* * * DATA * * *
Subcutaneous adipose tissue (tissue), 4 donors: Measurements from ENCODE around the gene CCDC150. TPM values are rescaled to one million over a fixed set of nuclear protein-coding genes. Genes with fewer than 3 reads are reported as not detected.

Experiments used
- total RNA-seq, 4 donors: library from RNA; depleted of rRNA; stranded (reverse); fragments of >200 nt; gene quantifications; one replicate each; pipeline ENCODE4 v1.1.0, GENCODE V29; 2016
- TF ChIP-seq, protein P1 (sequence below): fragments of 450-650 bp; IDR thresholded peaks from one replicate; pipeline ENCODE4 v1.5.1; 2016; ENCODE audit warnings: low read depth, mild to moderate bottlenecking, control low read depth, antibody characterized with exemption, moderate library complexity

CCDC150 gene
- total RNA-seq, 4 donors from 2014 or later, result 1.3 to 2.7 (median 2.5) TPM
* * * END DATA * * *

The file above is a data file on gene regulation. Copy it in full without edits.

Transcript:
Subcutaneous adipose tissue (tissue), 4 donors: Measurements from ENCODE around the gene CCDC150. TPM values are rescaled to one million over a fixed set of nuclear protein-coding genes. Genes with fewer than 3 reads are reported as not detected.

Experiments used
- total RNA-seq, 4 donors: library from RNA; depleted of rRNA; stranded (reverse); fragments of >200 nt; gene quantifications; one replicate each; pipeline ENCODE4 v1.1.0, GENCODE V29; 2016
- TF ChIP-seq, protein P1 (sequence below): fragments of 450-650 bp; IDR thresholded peaks from one replicate; pipeline ENCODE4 v1.5.1; 2016; ENCODE audit warnings: low read depth, mild to moderate bottlenecking, control low read depth, antibody characterized with exemption, moderate library complexity

CCDC150 gene
- total RNA-seq, 4 donors from 2014 or later, result 1.3 to 2.7 (median 2.5) TPM